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Silverlight MIA - for now

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Microsoft and Adobe have a habit of trying to eclipse each other's events. Microsoft began paying, shall we say, "homage" to Adobe's MAX four years ago by launching MIX - Microsoft's own event targeting the same audience of web and content creatives that Adobe aims for with Flash.

MIX 2006 first discussed Windows Presentation Foundation (WPF) a subset of which went on to become Silverlight, which became the focus of MIX 2007.

Microsoft would not comment on the possibility of Silverlight news at PDC. In a statement, it said: "PDC sessions are always a great place to hear more about Microsoft products, but we have no additional information about Silverlight to share at this time."

The PDC agenda itself was finally squeezed out by Microsoft just a week before the actual event, on Wednesday afternoon - insultingly late by any standard.

Typically, conference organizers give their delegates months of notice on their shows' content, so attendees can plan their trips and persuade bosses their conference is worth attending.

This time, Microsoft either had nothing to offer or wanted to keep the show under wraps for some hard-to-see super-secret reason. Badgered by The Reg for a detailed agenda, Microsoft's PDC team responded with vague promises of how they were targeting "end of this week". Then they just stopped responding.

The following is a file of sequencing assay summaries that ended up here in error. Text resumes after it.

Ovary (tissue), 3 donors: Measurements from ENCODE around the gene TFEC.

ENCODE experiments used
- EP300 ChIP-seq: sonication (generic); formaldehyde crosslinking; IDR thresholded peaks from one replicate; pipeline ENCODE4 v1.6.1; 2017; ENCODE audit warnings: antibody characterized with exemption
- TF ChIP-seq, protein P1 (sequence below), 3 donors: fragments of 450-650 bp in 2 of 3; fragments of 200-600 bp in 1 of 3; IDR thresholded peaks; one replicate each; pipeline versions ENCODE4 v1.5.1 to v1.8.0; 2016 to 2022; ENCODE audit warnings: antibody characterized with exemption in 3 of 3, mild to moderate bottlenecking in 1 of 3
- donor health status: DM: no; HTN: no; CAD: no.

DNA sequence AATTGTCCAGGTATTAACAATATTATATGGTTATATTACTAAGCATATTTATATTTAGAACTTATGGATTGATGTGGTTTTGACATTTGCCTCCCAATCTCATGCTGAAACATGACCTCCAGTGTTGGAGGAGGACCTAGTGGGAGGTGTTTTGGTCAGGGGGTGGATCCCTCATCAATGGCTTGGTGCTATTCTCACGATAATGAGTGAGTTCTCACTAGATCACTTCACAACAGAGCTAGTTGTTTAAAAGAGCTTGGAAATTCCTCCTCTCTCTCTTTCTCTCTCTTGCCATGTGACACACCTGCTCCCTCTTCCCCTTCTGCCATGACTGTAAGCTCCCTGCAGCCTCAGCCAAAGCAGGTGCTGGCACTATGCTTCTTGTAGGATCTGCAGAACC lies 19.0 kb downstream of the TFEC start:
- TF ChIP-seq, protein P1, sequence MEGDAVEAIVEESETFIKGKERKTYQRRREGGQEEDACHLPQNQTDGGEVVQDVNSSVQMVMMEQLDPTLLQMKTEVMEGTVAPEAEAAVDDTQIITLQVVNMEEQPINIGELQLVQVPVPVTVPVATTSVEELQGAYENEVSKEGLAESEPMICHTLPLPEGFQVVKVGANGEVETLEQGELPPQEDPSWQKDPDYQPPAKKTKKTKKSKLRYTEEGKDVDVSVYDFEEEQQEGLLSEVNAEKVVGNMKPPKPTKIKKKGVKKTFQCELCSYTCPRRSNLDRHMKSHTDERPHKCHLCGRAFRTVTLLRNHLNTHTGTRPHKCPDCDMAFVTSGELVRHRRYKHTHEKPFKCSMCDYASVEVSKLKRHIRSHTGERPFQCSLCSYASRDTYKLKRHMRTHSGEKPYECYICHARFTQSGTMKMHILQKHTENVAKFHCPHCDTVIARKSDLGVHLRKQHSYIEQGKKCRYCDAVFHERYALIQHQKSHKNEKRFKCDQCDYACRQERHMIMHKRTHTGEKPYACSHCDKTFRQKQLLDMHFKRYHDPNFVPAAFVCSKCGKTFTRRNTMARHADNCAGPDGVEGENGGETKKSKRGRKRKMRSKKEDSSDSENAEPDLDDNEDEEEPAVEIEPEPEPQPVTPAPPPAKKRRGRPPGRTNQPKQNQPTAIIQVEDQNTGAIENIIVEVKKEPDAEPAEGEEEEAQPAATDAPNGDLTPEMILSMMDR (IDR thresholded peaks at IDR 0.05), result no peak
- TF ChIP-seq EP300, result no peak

The absence of an agenda has annoyed some and seen others decide simply not to go.

The latter might have been Microsoft’s objective, of course. PDC 2010 is a vastly scaled down affair compared to past year’s events. Normally, held in downtown LA with delegates bussed in from across the city, Microsoft’s cut down by hosting on its campus and slimming down the attendee list. Most people will watch on the web.

As for content, it’s difficult to see from the 2010 agenda where the really big news or vision is. Bill Gates detailed the ambitious Longhorn at PDC 2003, that became the Windows Vista albatross, while chief software architect Ray Ozzie unveiled Microsoft's Azure cloud in 2008.

Of the 32 sessions where Microsoft does detail the content, only one talks of new technology: the roadmap for C# .NET and Visual Basic .NET with Microsoft technical fellow Anders Hejlsberg, who helped create C# .NET. ®

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